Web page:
So this isn’t going to be for everyone, but when I go into the thrift store I’m also always looking for recognizable furniture and decor that people are always looking for, even if it won’t work in my own home. This is because you can re-sell these pieces on Facebook Marketplace or Craigslist for more. Things like campaign dressers/chests/tables, cane Breuer chairs, Thonet-style chairs, wishbone chairs, Federalist mirrors, and tulip tables are always going to have a buyer.

One of my best-ever thrifts was a pair of original Thonet chairs that I bought for $35 each. After cleaning them up and realizing they weren’t quite right for my house, I sold them for $100 each.

Serving Pieces.

Whoever said fancy entertaining is dead 1. is boring and 2. has never been to my house for the holidays. While I’m not like white-glove butler fancy, I do love to serve things on china plates and cut-crystal bowls and pretty cake stands because life is too short for ceramic Crate & Barrel plates that chip at the edges And I think it makes occasions feel more special.

Where do I get my best fancy china? That’s right, the good ol’ Goodwill. Because it’s perfectly fine and clean after a good scrub (or a run through the dishwasher on the sanitize setting if it’s dishwasher-safe), it’s got a ton of character, and it’s about a one-hundredth of the price you’d pay if you bought it new.

Wooden Dressers & Cabinets

I love gorgeous old wooden dressers. They’re so much better quality that the ones you can buy now (and they aren’t off-gassing VOCs for months at a time). Plus, they’re really versatile. I’ve used them in my dining room instead of a buffet, as closet storage, as accent pieces in my living room, as nightstands, etc. So, when I’m in need of a dresser I usually look at a thrift store first.

Dressers and cabinets also make great candidates for customizing with a little paint or new hardware.

thrift store home decor
This is our Michigan house. Most of the decor in this photo (the books, the art, the vase, and the coffee mugs) were thrifted.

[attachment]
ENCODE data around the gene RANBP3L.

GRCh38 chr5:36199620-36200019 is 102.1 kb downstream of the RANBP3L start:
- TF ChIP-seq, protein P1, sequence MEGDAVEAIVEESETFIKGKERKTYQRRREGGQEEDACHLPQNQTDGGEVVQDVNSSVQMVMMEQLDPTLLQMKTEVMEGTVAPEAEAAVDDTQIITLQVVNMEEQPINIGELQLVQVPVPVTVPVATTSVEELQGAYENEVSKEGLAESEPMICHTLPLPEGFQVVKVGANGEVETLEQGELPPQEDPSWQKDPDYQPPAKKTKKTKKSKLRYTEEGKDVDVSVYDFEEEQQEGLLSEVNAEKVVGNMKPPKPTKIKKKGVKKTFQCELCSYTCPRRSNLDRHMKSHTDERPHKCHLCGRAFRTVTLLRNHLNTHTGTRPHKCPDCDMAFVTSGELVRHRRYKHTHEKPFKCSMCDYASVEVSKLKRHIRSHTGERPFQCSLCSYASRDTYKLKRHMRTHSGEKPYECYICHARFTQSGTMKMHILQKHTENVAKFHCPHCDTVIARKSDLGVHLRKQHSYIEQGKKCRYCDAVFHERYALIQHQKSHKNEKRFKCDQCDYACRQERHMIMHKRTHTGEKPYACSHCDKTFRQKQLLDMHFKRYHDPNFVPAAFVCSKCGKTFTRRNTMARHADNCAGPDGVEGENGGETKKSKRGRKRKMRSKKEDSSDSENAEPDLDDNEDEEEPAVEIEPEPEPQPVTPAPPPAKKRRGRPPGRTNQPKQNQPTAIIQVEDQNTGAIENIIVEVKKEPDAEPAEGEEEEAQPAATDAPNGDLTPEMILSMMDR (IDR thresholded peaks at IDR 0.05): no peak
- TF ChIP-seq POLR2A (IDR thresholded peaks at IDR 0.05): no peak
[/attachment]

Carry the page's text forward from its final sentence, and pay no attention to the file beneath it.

To me, a home is not a home without a certain level of tchotchke in it. I’m not talking covering every surface with hand-painted ceramic cat figurines because clutter gives me major anxiety (though nothing against cat figurines if that’s your thing!). But, you do want the surfaces of your home, like bookshelves, and coffee tables, and nightstands, and entryway tables, to have a little interest to them. And you do that by adding some well-curated odds and ends to create pretty vignettes. I’m always on the hunt for things like vases, bowls, candlesticks, book-ends statuettes, etc.

So, Now. Here’s What Not to Buy at A Thrift Store

There are a few (very few) things I don’t usually thrift. Here’s what I usually prefer to buy new.

-Upholstery. I mean, you could buy a sofa at a thrift store if it’s in really, really good condition. But generally, I leave behind anything that’s upholstered. This is because upholstered pieces generally need to be re-upholstered. Plus they can hold smells.

I did once buy an awesome vintage settee with every intention of re-upholstering it. Four years later, I still haven’t done it. It’s one of those projects that’s juuuuust a big enough investment of time and energy and money that I never actually get around to doing it.

-Broken things. This one seems obvious, but if you find something you love except it has a chip or it doesn’t turn on, leave it behind (unless you’re super handy). I’ve bought these things with every intention of fixing them, and, again, I never do.

-Kids stuff. If it’s something going in my kids rooms I put it through the ringer. That’s because with vintage furniture you have to worry about both the safety of the item (i.e. a vintage bassinet might be beautiful but does it still meet today’s safety standards?) and whether it’s covered in lead paint or some other hazardous substance from the late 80s. If it’s a simple piece of stained wood furniture like a nightstand or dresser, or some wall art, go for it. But if it’s a set of tiny antique chairs covered in paint, I would pass.